Dec 13, 2019

The normalization of impeachment

Data: Sources, compiled with the help of the House Historian's Office: “A Petition for Presidential Impeachment”; “The House Impeaches Andrew Johnson”; “Origins and Development of the House: Impeachment”; Hinds Precedents, Volume 3; The Age of Impeachment; Congress.gov; Chart: Danielle Alberti/Axios

If the House votes next week to impeach President Trump, some lawmakers warn that impeaching presidents could become the new normal. Historians and constitutional experts say it won't go that far — but they do concede a drift in that direction.

Why it matters: If impeachment loses its taboo to become just another partisan instrument with implications for elections and fundraising, that would weaken its power as an emergency mechanism and further polarize Republicans and Democrats.

  • This is what's happened to government shutdowns, Supreme Court fights and filibusters.

You know the top lines: For nearly its first two centuries of existence, the United States impeached one president, Andrew Johnson, in 1868. But the pace changed in the last half century.

  • Richard Nixon resigned in 1974, ahead of certain impeachment. Bill Clinton was impeached in 1998 but acquitted in the Senate. Now comes the effort against Trump, also expected to end in a Senate acquittal.

But are three cases enough to show a trend? Or does it simple exemplify poor personal judgment by three modern presidents, and a predictable response by another branch of government to provide a check and balance?

Details: A more thorough examination of impeachment efforts underscores the idea the taboo has been eroding.

  • Prior to Nixon, only five of 36 U.S. presidents had an impeachment resolution brought against them, according to the Office of the House Historian.
  • Random lawmakers targeted Grover Cleveland for crimes like the improper sale of bonds — and Harry Truman for using federal power to seize private steel mills to head off a national strike.
  • But there were roughly 40 impeachment resolutions and investigations into Nixon's conduct alone between May 1972 and the spring of 1974.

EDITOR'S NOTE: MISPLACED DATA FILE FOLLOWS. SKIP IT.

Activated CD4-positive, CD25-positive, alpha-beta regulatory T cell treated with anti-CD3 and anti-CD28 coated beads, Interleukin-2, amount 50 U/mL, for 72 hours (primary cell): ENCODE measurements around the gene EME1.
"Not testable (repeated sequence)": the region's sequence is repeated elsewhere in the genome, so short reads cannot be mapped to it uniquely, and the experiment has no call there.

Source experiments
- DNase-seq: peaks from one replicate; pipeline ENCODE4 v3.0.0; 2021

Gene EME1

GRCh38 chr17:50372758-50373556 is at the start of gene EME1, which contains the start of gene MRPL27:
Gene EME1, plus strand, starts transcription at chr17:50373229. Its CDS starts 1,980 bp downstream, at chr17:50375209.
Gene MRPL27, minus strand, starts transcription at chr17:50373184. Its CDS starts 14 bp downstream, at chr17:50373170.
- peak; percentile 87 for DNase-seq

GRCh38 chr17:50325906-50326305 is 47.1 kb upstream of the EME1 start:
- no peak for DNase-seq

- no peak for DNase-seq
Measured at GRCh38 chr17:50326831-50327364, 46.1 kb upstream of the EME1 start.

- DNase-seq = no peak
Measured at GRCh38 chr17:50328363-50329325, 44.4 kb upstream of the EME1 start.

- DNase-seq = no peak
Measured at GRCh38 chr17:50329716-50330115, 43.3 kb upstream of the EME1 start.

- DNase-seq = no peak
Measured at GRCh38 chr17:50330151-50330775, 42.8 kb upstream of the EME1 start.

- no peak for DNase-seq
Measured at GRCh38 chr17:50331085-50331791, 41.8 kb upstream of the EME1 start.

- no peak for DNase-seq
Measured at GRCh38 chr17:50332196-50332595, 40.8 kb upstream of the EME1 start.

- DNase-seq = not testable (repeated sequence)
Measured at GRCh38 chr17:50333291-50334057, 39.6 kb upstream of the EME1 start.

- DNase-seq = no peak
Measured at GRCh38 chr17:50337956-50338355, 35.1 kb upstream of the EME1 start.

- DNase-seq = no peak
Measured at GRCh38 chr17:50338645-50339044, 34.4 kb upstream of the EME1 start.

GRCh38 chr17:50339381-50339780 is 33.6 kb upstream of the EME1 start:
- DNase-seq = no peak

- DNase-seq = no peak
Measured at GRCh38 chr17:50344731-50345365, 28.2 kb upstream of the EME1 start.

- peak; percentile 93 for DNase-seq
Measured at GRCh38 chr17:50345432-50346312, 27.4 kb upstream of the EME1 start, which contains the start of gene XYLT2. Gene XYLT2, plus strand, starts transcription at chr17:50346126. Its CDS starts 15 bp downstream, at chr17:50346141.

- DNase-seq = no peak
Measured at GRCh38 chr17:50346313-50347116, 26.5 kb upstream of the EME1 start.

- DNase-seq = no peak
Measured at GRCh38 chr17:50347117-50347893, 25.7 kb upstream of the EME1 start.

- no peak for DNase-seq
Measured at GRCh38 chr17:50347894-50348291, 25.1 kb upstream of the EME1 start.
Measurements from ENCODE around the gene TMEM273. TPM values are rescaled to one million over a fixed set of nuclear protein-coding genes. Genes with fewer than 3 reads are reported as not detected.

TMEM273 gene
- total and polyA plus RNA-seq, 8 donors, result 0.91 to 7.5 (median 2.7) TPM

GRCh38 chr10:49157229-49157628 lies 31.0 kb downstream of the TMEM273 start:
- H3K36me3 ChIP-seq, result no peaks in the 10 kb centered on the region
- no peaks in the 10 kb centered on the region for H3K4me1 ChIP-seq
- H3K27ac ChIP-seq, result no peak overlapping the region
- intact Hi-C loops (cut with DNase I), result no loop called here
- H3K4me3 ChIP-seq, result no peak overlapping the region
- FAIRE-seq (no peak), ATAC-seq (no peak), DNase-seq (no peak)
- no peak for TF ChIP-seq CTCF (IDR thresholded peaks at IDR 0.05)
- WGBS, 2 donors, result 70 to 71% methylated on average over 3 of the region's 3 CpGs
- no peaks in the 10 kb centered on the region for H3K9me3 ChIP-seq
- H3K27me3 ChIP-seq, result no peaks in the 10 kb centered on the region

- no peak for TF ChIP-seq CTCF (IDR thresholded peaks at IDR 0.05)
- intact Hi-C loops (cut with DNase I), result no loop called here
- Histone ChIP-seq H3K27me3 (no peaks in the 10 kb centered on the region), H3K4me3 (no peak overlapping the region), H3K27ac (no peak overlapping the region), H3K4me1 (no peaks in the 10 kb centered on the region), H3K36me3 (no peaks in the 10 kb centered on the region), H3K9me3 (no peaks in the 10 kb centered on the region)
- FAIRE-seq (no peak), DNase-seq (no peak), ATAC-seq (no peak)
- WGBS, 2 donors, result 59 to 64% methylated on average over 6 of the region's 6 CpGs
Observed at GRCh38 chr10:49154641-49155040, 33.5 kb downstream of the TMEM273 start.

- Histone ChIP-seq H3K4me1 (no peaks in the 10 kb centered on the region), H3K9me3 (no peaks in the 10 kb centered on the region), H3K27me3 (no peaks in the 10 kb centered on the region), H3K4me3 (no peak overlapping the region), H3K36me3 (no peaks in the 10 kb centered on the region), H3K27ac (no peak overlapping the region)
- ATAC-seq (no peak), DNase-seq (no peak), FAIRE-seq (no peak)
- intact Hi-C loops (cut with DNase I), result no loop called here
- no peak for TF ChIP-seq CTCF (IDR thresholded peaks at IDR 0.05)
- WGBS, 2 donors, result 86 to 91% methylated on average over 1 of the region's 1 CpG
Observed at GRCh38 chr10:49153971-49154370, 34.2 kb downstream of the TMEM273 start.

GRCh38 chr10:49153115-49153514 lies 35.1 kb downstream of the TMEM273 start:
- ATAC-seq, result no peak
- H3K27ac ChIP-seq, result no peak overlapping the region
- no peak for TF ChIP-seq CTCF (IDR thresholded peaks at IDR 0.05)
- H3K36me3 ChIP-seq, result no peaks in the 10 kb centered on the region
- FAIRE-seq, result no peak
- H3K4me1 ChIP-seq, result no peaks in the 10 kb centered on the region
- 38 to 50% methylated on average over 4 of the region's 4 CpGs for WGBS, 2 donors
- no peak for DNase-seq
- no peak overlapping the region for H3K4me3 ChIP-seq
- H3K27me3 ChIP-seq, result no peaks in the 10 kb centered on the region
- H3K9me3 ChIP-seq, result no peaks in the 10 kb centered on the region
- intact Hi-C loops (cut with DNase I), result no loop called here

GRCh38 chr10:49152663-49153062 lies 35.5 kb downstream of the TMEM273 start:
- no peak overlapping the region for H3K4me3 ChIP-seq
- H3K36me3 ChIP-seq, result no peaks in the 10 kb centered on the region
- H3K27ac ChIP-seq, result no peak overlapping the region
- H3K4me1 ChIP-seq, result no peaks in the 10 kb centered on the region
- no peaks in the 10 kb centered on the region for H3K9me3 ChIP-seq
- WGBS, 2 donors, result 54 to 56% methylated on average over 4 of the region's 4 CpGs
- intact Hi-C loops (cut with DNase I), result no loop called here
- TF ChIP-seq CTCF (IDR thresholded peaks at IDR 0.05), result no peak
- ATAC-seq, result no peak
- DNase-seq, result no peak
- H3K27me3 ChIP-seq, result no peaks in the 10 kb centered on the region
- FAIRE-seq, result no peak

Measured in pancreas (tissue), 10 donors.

• Five of the eight post-Watergate presidents saw multiple impeachment resolutions introduced against them: Presidents George H.W. Bush, Ronald Reagan, Bill Clinton, George W. Bush and Trump. Most of them never went anywhere.
  • Barack Obama did not draw a formal impeachment resolution — but the House Judiciary Committee did hold a hearing to discuss impeaching him, and a Republican congressman introduced a "sense of Congress" concurrent resolution threatening him with impeachment if he took military action against Syria.

Historical experts agree that the proximity of the impeachment efforts against Nixon, Clinton and Trump have reduced the stigma around impeachment, but they maintain it's unlikely to be pursued unless a president acts so questionably as to trigger a serious debate.

  • Erwin Chemerinsky, dean of Berkeley Law, tells Axios: "I do not see this as the beginning of a trend or more likelihood for impeachments in the future. I think it is the coincidence of having had a few recent presidents who have committed acts worthy of consideration as impeachable offenses."
  • Frank Bowman of the University of Missouri School of Law: "Prior to Nixon, Americans thought of impeachment as a dead letter. But once Nixon happened, he showed it can be used successfully as a tool."
  • Laurence Tribe, the Harvard Law professor and outspoken Trump critic, said political polarization and the rise of social media has made impeachment talk "increasingly common," but that the notion of using it for partisan reasons or personal dislike has actually receded since Clinton survived the effort against him.

Some Republican lawmakers nevertheless insist that the effort against Trump could have a long-term impact.

  • House Minority Leader Kevin McCarthy (R-Calif.) said he's worried impeachment will be the "new government shutdown," something that used to be a huge deal and has now come to be expected.
  • Rep. Kevin Brady (R-Texas) said Democrats "have lowered the standard and said they can impeach President Trump again in the future."
  • Rep. Lee Zeldin (R-N.Y.) said that "every president for the future of our country is substantially more susceptible to an impeachment for anything anyone in the opposition wants to impeach them for."

Others are dubious.

  • Sen. Mitt Romney (R-Utah) told Axios, "I don't anticipate that people are going to be looking to impeachment for a political purpose. It hasn't worked in the past in that regard, and I doubt it will work in the future."

Democratic lawmakers say they're concerned about the flip-side precedent: If Trump is not impeached, future presidents may be emboldened to abuse power and obstruct congressional authority.

The bottom line: Impeachment is less unthinkable than it used to be — but it still depends on a president's actions.

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The big picture: Axios' Margaret Talev and Alayna Treene write that some lawmakers warn that impeaching presidents could become the new normal. Historians and constitutional experts fear further polarization and that the emergency mechanism could lose its taboo.

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He has engaged in a pattern of misconduct that will continue if left unchecked. Accordingly, President Trump should be impeached and removed from office."
— Excerpt from House Judiciary Committee report
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